Gurihiru is known for their comics work on titles such as Avatar: The Last Airbender, Wolverine and Power Pack, and A-babies vs. X-babies, to name a few. Team Gurihiru is also known for producing many dynamic variant covers for comics, including this week’s Silk #7 variant.
You can check out more of Gurihiru’s art, including some of their game art design and animation work, on their website here.
For more comics related art, you can follow me on my websitecomicstavern.com– Andy Yates
As we approach the 70th anniversary of the end of Japan's War, Japan’s “history problem” – a mix of politics, identity, and nationalism in East Asia, brewing actively since the late 1990s – is at center stage. Nationalists in Japan, China, and the Koreas have found a toxic formula: turning war memory into a contest of national interests and identity, and a stew of national resentments.
This is a mega-review of vol. 1-13 (aka, the ones that are currently available in English)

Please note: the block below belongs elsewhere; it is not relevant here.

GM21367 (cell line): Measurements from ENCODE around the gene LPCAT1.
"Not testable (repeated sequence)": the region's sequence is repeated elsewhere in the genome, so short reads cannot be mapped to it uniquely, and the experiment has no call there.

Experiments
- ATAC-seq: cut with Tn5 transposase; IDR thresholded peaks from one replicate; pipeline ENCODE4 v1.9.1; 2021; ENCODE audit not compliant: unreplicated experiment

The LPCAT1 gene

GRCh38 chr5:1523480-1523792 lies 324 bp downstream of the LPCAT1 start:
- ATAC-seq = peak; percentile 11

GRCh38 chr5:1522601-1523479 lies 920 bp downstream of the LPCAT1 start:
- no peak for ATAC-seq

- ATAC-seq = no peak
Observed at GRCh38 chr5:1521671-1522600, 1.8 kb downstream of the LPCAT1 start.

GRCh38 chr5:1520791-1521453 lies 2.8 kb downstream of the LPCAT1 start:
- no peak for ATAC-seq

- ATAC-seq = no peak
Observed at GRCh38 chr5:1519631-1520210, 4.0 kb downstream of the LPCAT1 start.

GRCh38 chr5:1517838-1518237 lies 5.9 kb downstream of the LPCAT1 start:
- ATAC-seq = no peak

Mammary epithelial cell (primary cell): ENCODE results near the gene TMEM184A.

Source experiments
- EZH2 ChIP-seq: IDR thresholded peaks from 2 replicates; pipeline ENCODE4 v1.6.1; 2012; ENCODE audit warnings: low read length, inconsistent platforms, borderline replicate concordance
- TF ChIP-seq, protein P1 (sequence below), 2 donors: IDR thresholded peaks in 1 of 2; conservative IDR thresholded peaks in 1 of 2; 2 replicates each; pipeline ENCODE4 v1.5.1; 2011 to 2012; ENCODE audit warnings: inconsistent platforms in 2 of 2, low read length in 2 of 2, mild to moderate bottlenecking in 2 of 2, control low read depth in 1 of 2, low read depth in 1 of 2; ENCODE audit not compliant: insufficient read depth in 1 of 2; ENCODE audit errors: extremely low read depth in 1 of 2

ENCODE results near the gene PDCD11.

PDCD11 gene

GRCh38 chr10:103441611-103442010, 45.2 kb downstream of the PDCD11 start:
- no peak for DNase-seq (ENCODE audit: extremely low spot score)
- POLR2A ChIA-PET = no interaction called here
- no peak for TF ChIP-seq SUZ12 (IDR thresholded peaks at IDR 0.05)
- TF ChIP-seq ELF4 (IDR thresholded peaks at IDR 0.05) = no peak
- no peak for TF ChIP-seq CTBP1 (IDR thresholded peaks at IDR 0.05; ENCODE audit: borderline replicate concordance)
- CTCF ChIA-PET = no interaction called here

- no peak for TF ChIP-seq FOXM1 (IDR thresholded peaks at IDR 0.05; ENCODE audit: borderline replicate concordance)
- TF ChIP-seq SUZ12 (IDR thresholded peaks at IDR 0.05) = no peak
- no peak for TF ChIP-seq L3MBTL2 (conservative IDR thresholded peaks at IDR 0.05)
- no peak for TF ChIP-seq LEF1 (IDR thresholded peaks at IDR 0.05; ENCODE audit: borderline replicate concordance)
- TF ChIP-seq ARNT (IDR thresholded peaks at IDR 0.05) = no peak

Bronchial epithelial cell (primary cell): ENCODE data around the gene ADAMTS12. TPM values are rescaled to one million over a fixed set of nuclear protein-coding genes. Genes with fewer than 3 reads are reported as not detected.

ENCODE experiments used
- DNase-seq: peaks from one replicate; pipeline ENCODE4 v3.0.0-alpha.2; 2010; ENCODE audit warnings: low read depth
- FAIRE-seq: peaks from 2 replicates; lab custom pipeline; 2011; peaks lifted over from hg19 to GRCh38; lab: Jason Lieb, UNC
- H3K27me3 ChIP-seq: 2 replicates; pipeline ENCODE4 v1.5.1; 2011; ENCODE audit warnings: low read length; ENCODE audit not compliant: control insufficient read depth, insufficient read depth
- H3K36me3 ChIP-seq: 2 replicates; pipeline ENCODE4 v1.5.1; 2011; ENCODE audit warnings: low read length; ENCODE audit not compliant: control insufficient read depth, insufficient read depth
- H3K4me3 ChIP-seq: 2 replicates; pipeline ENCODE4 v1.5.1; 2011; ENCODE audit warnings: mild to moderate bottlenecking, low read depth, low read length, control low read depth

The Library Freedom Act Libraries have the freedom to acquire their collections. Libraries have the freedom to circulate materials in their collections. Libraries guarantee the privacy of their patrons. Libraries oppose any type of censorship. When libraries are imperiled, librarians will join together to secure their freedom.
In the not-to-distant future, Japan passes the "Media Betterment Act" which censors objectionable material. Librarians are against censorship and will fight to keep their collections free and available. Literally fight. Like, they made an army. To fight against the federal censors(and their army).
AND YOU WONDER WHY I LOVE THIS?!
I devoured this series. Like, read all of them in a week, often staying up way past bedtime because I COULD NOT PUT IT DOWN. I love the overall concept. Plus, not only is about people fighting to protect access to materials (with their literal lives!), but it's a shoju manga, so SO MUCH SEXUAL TENSION.